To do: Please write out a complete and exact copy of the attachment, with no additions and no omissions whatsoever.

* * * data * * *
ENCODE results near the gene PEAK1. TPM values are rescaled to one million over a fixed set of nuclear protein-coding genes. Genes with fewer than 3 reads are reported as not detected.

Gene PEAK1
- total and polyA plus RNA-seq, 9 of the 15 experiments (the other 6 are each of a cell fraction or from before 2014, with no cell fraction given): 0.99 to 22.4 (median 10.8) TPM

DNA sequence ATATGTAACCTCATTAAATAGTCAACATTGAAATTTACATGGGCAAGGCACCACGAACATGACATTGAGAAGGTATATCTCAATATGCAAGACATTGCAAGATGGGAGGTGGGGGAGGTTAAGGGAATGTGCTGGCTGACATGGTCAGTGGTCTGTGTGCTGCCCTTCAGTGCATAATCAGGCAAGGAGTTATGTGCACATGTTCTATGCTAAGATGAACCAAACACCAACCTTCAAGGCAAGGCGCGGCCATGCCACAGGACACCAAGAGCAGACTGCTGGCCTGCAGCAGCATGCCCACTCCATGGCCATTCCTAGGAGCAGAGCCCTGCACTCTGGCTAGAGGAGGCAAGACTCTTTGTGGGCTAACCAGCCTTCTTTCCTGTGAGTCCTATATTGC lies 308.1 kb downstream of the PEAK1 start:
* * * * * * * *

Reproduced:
ENCODE results near the gene PEAK1. TPM values are rescaled to one million over a fixed set of nuclear protein-coding genes. Genes with fewer than 3 reads are reported as not detected.

Gene PEAK1
- total and polyA plus RNA-seq, 9 of the 15 experiments (the other 6 are each of a cell fraction or from before 2014, with no cell fraction given): 0.99 to 22.4 (median 10.8) TPM

DNA sequence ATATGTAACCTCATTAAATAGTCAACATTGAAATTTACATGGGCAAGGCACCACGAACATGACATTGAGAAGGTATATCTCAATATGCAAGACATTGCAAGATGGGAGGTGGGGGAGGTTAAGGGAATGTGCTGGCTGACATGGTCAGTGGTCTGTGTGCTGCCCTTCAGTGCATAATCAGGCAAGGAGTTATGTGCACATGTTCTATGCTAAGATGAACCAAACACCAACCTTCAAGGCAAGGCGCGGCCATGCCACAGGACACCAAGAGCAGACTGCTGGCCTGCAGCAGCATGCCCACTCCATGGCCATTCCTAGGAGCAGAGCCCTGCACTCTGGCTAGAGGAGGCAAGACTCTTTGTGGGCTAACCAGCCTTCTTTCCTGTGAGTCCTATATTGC lies 308.1 kb downstream of the PEAK1 start: